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Revista Paulista de Pediatria

versão impressa ISSN 0103-0582versão On-line ISSN 1984-0462

Rev. paul. pediatr. vol.35 no.2 São Paulo abr./jun. 2017

http://dx.doi.org/10.1590/1984-0462/;2017;35;2;00019 

EDITORIALS

HOW CAN WE PROTECT PEAK BONE MASS AND FUTURE BONE HEALTH FOR ADOLESCENT WOMEN? - BY SUPPORTING OVULATION AND AVOIDING COMBINED HORMONAL CONTRACEPTION USE

Jerilynn Celia Priora  * 

aCentre for Menstrual Cycle and Ovulation Research, Endocrinology and Metabolism, University of British Columbia, Vancouver, Canada.

The importance of achieving optimal peak bone mass (PBM) is well accepted, given each young person’s heredity, intra-uterine supportive system, social, nutritional, and physical environments.1 The belief is that “an increase of PBM by one standard deviation would reduce the fracture risk by 50%,”1 although this has yet to be proven prospectively. We also understand the importance of a normal age at menarche for PBM of women, and to decrease later life hip2 and spine fracture risks. Population-based prospective data show that PBM at the femoral neck and total hip, by a real bone mineral density (BMD), are achieved between ages 16 and 19 years, with spinal PBM occurring somewhat later.3

New information indicates that achieving an ovulatory cycle is important for the PBM of the whole body,4 and for maintaining spinal PBM through the menstruating years.5 Thus it is important to assess adolescent menstrual cycles for ovulatory status and to physiologically treat (with cyclic progesterone) menstrual cycle-related disturbances (oligo-/amenorrhea, cramps, heavy flow, and acne). Recent evidence shows that, at least in North America, menstrual cycle-related disturbances are often “treated” with combined hormonal contraception (CHC)6,7 (which could include oral, transdermal, or vaginal agents), despite the fact that CHC use is increasingly associated with PBM interference.8,9

NORMAL CYCLE AND OVULATION DEVELOPMENT

During the first year following menarche, menstrual cycles are normally irregular and often far apart.10 Most of us assume that, by the time adolescent cycles become regular (although they may be as long as 41 days apart), they are also normally ovulatory. Maturation to predictably ovulatory cycles with a normal luteal phase length, however, takes about 12 years after menarche.10 Many things that are common for adolescent women today may interfere with the development of normally ovulatory cycles. These include worry about weight, being bullied, experiencing stigma, or any nutritional or psychosocial stressors. Ensuring that adolescents experience a sense of achievement (can be scholastic, in sports, in hobbies, or almost anything), are accepted by at least a few of their peers, and feel the affection of some close family or others, is necessary for normal reproductive as well as for emotional (and likely bone) health.

OVULATORY CYCLES, PEAK BONE MASS, AND BONE HEALTH

Does bone change relate to maturation in ovulation development as well as to regular cycles? This has not been well investigated, but one small prospective study showed ovulation took at least 10 months post-menarche to first begin4, and even more than menarche, was temporally associated with whole body BMD gain (Figure 1).4 Furthermore, a meta-analysis of women from their teens through their 30s, showed that those with more versus fewer ovulation-disturbed cycles had almost one percent per year more negative spinal BMD changes (-0.86%/y [95%CI -1.68--0.04] p=0.04).5 Why? Because the normal increase and decrease of estradiol levels within each menstrual cycle causes some bone resorption that progesterone can counterbalance by stimulating osteoblastic bone formation.11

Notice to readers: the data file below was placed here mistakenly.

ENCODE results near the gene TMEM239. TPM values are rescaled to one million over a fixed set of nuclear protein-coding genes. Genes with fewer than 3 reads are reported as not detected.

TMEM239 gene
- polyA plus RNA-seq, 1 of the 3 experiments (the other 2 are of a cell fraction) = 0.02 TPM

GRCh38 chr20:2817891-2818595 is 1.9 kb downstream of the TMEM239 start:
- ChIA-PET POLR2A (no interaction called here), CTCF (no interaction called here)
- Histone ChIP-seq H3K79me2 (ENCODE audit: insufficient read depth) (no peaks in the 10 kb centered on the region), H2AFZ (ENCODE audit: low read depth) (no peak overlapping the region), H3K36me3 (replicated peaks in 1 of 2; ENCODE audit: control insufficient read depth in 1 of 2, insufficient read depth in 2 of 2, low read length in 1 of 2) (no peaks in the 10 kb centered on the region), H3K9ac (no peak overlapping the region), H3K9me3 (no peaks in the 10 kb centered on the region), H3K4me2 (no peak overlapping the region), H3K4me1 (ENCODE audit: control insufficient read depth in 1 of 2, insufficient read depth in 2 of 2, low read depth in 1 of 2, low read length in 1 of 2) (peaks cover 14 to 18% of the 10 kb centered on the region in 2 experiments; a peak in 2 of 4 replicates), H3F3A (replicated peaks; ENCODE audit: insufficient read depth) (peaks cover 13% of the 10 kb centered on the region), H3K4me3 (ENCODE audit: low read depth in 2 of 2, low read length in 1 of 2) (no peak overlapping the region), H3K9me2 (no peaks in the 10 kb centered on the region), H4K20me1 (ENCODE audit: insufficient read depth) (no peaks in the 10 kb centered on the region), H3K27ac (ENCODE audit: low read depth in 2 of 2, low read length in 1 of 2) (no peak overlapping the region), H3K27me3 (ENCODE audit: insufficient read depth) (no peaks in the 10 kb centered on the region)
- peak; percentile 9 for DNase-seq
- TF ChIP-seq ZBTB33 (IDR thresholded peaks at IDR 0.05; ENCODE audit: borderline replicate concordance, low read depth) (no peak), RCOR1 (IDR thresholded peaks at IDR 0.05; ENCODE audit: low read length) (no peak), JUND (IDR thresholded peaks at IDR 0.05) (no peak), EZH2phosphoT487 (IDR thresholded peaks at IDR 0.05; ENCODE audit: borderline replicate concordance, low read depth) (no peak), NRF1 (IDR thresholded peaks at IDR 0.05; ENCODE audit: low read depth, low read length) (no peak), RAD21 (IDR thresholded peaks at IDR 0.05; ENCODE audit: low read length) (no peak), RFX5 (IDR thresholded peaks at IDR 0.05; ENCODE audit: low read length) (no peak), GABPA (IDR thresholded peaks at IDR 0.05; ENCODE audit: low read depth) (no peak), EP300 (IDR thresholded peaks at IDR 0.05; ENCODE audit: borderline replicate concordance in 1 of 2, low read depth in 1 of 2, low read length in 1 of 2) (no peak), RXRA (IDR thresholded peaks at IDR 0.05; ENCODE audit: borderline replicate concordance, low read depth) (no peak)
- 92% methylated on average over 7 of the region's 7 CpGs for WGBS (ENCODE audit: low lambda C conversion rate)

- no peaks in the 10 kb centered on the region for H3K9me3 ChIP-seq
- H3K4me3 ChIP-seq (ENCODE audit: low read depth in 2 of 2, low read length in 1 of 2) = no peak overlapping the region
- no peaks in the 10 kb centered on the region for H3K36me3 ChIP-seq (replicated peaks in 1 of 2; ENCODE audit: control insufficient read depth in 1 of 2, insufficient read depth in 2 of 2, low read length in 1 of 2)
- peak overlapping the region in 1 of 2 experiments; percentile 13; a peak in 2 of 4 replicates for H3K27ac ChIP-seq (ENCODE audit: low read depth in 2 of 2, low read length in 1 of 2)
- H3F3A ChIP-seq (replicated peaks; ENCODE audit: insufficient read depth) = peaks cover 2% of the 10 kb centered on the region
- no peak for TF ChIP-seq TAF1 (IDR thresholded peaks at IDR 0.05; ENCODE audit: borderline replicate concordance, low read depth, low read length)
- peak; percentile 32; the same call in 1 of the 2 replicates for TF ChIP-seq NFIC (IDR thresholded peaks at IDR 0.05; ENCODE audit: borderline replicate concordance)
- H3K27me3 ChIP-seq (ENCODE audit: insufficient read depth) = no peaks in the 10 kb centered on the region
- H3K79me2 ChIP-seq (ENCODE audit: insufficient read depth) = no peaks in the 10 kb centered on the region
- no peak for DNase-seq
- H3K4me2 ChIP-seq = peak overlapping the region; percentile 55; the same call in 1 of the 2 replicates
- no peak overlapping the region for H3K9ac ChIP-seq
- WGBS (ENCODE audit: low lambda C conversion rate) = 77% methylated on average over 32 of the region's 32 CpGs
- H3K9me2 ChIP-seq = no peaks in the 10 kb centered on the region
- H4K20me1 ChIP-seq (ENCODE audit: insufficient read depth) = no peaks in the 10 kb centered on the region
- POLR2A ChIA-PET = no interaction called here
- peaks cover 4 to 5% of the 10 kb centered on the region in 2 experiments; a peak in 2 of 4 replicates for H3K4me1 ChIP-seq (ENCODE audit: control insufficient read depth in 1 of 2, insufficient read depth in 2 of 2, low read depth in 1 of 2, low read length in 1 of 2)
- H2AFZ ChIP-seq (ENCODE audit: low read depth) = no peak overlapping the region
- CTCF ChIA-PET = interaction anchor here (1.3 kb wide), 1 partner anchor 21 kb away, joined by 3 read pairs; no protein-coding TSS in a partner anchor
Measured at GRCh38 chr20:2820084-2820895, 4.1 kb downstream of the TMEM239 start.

Figure 1: Regression analysis of change in whole body bone mineral density (BMD) over three years in 13 adolescent women who collected salivary progesterone levels from menarche onwards at three weeks after flow and weekly thereafter until menstrual flow begin. 

TREATMENT OF TEEN MENSTRUAL CYCLE-RELATED DISTURBANCES

Menstrual cramps (dysmenorrhea) are common in adolescent women and effectively treated by intense anti-prostaglandin therapy staying ahead of the pain12. Acne is also prevalent in young women around menarche, gets better with time, and can usually be controlled by avoiding facial oil-based exposures, eating a healthy diet, and use of over-the-counter topical drying agents. A few women will get very heavy flow related to estrogen excess and an ovulation. As mentioned, irregular cycles are the norm for at least the first post-menarche year, and a few normal young women will skip cycles for months at a time for several more years. But these normal maturational issues are often inappropriately “treated” with combined hormonal contraception13. As pharmacological doses of synthetic estrogen and progestin, CHC causes regular withdrawal flow but actually “covers up” rather than ­facilitating reproductive maturation or resolving the underlying issue.

Most of the cycle, flow, cramps, and skin-related problems of adolescents are related to an imbalance: too much estrogen and too little progesterone. Therefore, cyclic progesterone therapy (oral micronized progesterone, 300 mg at bedtime for 14 days/cycle) is an ideal initial or transitional treatment. However, this notion has only been scientifically tested as cyclic medroxyprogesterone (10 mg for 10 days/month) for hypothalamic amenorrhea, oligomenorrhea, regular cycles with anovulation or short luteal phases in normal-weight women ages 20-35 years,14 in whom it caused a significant increase in spinal BMD (+2.0%/y versus -2.0%/y in placebo). My clinical experience is that cyclic progesterone plus social, emotional, and nutritional support is highly effective for maturation of both ovulation and bone.